City approves Stoneybrook Exchange development

The Winter Garden City Commission approved plans for the Stoneybrook Exchange, a nearly 90,000-square-foot commercial development.


This rendering depicts the new 89,889-square-foot Planned Commercial Development at Stoneybrook West Parkway.
This rendering depicts the new 89,889-square-foot Planned Commercial Development at Stoneybrook West Parkway.
Courtesy photo
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The city of Winter Garden approved unanimously plans for the Stoneybrook Exchange development following a commission meeting Thursday, Sept. 28.

The second reading and public hearing of the ordinance passed commissioners, with eight additional staff conditions formed with the help of resident recommendations.

The ordinance pertains to the rezoning of 11.34 acres located at Stoneybrook West Parkway. 

The subject property is located south of State Road 429, west of Windermere Road, east of Scarlett Sage Court and north of Stoneybrook West Parkway. 

The applicant is requesting to rezone the subject property from Arterial Commercial District to Planned Commercial Development to construct 13 buildings consisting of office space, medical offices and retail uses. 

The 89,889-square-foot development also will include parking, a stormwater pond and enhanced landscaping.

Planning Director Kelly Carson said all the buildings will be one-story tall, except for the building at the corner of Stoneybrook West and Windermere, which will be two stories. 

The ordinance pertains to the rezoning of 11.34 acres located at Stoneybrook West Parkway.
Courtesy photo

POSITIVE PROJECT

Carson said the city has been working with residents to discuss the eight additional items pertaining to traffic and safety concerns that will be addressed during the site plan review. 

“This project was designed in close coordination with the community members and neighborhood groups who desired an attractive, neighborhood-scale commercial development that emphasized pedestrian comfort and safety,” she said. 

The items relate to improvements within the right-of-way and the roundabout at the corner of Stoneybrook West Parkway and Windermere Road, elevations, fencing, sidewalks, utilities, runoff and lighting.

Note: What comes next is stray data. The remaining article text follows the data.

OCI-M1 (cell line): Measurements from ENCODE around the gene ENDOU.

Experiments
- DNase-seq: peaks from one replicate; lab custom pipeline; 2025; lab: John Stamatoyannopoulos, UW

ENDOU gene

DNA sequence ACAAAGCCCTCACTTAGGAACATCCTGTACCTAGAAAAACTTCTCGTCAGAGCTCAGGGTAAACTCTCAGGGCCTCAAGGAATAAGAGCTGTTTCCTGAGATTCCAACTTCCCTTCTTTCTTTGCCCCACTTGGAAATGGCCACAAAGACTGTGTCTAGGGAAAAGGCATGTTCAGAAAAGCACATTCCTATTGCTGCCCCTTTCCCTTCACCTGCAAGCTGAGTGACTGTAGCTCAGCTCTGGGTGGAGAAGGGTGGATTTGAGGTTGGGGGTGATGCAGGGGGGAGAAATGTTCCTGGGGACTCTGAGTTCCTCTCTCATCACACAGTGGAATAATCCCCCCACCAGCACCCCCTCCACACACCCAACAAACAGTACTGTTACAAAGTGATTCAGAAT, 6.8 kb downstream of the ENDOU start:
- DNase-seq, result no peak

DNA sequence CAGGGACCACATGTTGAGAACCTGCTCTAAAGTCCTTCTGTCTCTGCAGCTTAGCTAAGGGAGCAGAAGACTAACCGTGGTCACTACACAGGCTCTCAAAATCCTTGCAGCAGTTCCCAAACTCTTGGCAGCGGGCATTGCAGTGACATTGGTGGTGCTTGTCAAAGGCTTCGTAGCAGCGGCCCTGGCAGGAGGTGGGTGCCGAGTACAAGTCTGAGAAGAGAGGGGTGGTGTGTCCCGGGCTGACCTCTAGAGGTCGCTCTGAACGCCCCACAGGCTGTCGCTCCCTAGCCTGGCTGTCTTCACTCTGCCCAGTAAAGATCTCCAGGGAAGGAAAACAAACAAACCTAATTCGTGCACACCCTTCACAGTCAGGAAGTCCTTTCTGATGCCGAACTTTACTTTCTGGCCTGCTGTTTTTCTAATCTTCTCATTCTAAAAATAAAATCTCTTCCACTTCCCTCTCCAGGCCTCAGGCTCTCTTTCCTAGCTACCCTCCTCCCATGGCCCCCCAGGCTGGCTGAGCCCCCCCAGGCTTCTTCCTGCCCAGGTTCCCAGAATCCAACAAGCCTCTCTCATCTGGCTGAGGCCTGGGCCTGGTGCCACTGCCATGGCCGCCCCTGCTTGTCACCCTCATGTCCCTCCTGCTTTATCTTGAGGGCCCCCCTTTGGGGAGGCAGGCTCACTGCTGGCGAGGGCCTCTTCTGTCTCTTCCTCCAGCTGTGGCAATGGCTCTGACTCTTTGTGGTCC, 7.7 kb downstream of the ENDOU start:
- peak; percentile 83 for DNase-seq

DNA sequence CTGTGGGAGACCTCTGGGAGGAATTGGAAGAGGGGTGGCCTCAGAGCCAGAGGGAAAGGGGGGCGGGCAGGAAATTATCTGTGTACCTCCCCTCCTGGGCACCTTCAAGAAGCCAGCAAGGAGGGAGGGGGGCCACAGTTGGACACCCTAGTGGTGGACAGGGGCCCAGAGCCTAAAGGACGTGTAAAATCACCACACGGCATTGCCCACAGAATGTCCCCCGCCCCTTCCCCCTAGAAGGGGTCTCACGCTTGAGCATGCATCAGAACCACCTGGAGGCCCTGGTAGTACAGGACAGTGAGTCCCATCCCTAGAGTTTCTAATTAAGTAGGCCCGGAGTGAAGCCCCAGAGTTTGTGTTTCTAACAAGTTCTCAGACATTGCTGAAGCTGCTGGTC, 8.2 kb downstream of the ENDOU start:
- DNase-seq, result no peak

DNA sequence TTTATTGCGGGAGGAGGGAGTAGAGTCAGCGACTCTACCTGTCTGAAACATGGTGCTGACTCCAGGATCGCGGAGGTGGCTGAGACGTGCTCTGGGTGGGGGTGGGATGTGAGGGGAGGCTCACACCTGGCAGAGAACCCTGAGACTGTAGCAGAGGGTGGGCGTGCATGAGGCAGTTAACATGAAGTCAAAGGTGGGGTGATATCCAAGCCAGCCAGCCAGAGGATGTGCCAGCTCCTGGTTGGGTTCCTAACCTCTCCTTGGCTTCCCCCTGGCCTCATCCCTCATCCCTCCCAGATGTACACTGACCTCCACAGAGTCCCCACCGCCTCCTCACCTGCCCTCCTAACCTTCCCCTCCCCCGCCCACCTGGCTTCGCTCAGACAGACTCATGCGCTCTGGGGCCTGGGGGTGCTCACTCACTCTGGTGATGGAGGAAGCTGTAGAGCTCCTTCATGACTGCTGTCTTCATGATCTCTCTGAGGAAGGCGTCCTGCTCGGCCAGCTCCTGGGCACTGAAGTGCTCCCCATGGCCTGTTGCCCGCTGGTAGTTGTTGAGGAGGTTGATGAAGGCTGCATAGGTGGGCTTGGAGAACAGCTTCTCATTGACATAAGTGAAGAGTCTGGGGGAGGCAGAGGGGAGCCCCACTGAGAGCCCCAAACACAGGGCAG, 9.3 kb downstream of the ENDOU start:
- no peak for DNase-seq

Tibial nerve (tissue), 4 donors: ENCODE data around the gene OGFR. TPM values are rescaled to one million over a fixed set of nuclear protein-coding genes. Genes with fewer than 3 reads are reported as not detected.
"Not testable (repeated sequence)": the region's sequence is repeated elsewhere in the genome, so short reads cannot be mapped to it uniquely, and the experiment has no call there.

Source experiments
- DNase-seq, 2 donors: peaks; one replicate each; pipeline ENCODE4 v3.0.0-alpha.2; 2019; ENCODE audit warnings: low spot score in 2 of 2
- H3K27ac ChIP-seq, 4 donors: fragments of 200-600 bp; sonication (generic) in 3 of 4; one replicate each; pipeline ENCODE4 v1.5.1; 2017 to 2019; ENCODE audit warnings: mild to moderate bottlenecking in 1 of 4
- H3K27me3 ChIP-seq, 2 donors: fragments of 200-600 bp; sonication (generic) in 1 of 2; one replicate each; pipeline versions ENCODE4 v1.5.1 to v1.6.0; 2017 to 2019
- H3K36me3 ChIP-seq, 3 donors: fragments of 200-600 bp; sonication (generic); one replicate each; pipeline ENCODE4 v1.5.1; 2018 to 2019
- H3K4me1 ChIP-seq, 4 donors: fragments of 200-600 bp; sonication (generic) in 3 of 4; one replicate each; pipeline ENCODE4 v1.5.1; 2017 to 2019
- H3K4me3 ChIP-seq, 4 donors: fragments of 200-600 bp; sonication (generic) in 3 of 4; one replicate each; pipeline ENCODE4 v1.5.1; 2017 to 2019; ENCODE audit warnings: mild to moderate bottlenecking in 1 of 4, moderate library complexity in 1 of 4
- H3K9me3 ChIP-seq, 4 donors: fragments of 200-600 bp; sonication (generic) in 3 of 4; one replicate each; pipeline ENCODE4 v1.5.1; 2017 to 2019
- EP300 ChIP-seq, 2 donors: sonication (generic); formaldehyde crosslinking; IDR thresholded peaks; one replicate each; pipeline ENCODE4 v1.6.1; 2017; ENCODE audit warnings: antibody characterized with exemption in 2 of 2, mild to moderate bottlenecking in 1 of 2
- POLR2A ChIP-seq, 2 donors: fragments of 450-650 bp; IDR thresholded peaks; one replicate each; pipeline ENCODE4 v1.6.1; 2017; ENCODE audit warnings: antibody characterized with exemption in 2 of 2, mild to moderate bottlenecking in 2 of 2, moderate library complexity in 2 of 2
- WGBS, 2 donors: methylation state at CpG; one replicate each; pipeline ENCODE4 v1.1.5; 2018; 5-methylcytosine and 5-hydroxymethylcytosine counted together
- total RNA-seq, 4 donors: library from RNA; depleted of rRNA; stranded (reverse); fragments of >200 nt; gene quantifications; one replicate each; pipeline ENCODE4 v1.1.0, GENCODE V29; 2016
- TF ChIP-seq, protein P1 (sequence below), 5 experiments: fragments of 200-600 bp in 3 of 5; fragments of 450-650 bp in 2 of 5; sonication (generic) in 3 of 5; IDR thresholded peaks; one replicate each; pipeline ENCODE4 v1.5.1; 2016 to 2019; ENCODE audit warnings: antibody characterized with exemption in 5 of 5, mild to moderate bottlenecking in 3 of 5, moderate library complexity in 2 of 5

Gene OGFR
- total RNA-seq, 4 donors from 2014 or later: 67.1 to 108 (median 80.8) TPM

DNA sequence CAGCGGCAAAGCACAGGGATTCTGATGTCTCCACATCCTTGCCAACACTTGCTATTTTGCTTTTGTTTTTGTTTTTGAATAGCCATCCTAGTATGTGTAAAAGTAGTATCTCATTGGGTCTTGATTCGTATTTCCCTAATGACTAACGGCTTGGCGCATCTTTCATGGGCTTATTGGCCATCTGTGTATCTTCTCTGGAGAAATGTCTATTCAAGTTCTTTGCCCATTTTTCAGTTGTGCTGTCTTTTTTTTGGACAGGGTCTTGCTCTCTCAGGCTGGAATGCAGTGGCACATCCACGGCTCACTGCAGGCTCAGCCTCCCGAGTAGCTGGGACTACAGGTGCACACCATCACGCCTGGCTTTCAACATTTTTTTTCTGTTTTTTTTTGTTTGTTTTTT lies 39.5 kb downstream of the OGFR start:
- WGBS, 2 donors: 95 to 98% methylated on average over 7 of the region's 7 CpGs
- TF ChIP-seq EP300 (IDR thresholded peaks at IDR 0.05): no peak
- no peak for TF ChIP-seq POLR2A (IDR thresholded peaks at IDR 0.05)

Kelly Morphy, resident of the Westfield Lakes subdivision and speaker for the Safe Streets West Orange coalition, has worked with City Commissioner Mark Maciel to protect the area.

“This is a project that the city staff has been incredibly collaborative; working with us and ensuring the needs of the community and the community’s well-being are foremost in the considerations,” she said. “Everybody has been working really hard for at least, as far as I know, 11 years on making sure that this becomes a great place for Winter Garden to be very proud of. A lot of time, effort and money have gone into protecting that area and keeping it prime for great development. … With a few caveats, this is a really good project. It’s the type of project that is going to create an anchor for the intersection and ensure it remains a place that we all want to go to, as opposed to just a space to pass through in your car as fast as possible. We’ve been working against allowing cars to go through there as fast as possible, because we want to make sure that it remains a place for people, and this type of project can help do that.”

Morphy said residents like that the project honors the ideals of a walkable, suburban development to the extent it can given the context. With the extent of uses, she believes the development will become a place to which locals can drive, bike or walk.

Although Morphy said there are numerous benefits to the project, she said eight additional items are of importance to residents.

“We’re asking the City Commission to embrace that,” she said. “As proposed, it’s a good project, and it won’t be detrimental to the community. But with some additional improvements, it can be a fantastic project.”

Morphy said the residents worked with the city’s consultant transportation engineer to identify points for improvement. 

Of the items, she said the two most important are the raising of the crosswalk at the roundabout and for the right-turn lane into the development to be terminated by a physical barrier by moving the pork chop island.

Carson said the raised crosswalk item will pose the most difficulty.

 

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Annabelle Sikes

News Editor Annabelle Sikes was born in Boca Raton and moved to Orlando in 2018 to attend the University of Central Florida. She graduated from UCF in May 2021 with a bachelor’s degree in journalism and a minor in sociology. Her past journalism experiences include serving as a web producer at the Orlando Sentinel, a reporter at The Community Paper, managing editor for NSM Today, digital manager at Centric Magazine and as an intern for the Orlando Weekly.

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